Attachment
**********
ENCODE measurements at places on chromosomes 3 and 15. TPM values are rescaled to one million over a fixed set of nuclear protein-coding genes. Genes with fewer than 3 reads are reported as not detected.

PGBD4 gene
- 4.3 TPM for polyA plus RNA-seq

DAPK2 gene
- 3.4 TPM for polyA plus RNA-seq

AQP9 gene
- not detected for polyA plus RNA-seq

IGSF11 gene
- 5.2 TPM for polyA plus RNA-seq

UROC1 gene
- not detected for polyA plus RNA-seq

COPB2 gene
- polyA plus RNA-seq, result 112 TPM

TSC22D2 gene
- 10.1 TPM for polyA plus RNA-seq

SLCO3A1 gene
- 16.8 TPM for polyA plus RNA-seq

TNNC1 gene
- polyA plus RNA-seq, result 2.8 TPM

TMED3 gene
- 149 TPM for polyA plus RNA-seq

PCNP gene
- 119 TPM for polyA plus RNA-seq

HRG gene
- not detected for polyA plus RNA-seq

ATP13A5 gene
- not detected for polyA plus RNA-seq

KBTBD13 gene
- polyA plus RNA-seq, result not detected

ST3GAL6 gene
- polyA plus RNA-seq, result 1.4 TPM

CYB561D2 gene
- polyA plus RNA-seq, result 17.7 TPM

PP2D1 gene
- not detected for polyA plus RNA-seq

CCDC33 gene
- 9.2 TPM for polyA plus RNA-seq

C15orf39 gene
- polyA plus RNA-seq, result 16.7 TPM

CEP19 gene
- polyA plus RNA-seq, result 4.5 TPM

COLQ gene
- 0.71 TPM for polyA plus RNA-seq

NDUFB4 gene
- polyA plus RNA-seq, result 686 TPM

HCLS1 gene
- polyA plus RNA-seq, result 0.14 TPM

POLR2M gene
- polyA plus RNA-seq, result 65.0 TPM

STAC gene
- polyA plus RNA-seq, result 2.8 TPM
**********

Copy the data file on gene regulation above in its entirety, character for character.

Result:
ENCODE measurements at places on chromosomes 3 and 15. TPM values are rescaled to one million over a fixed set of nuclear protein-coding genes. Genes with fewer than 3 reads are reported as not detected.

PGBD4 gene
- 4.3 TPM for polyA plus RNA-seq

DAPK2 gene
- 3.4 TPM for polyA plus RNA-seq

AQP9 gene
- not detected for polyA plus RNA-seq

IGSF11 gene
- 5.2 TPM for polyA plus RNA-seq

UROC1 gene
- not detected for polyA plus RNA-seq

COPB2 gene
- polyA plus RNA-seq, result 112 TPM

TSC22D2 gene
- 10.1 TPM for polyA plus RNA-seq

SLCO3A1 gene
- 16.8 TPM for polyA plus RNA-seq

TNNC1 gene
- polyA plus RNA-seq, result 2.8 TPM

TMED3 gene
- 149 TPM for polyA plus RNA-seq

PCNP gene
- 119 TPM for polyA plus RNA-seq

HRG gene
- not detected for polyA plus RNA-seq

ATP13A5 gene
- not detected for polyA plus RNA-seq

KBTBD13 gene
- polyA plus RNA-seq, result not detected

ST3GAL6 gene
- polyA plus RNA-seq, result 1.4 TPM

CYB561D2 gene
- polyA plus RNA-seq, result 17.7 TPM

PP2D1 gene
- not detected for polyA plus RNA-seq

CCDC33 gene
- 9.2 TPM for polyA plus RNA-seq

C15orf39 gene
- polyA plus RNA-seq, result 16.7 TPM

CEP19 gene
- polyA plus RNA-seq, result 4.5 TPM

COLQ gene
- 0.71 TPM for polyA plus RNA-seq

NDUFB4 gene
- polyA plus RNA-seq, result 686 TPM

HCLS1 gene
- polyA plus RNA-seq, result 0.14 TPM

POLR2M gene
- polyA plus RNA-seq, result 65.0 TPM

STAC gene
- polyA plus RNA-seq, result 2.8 TPM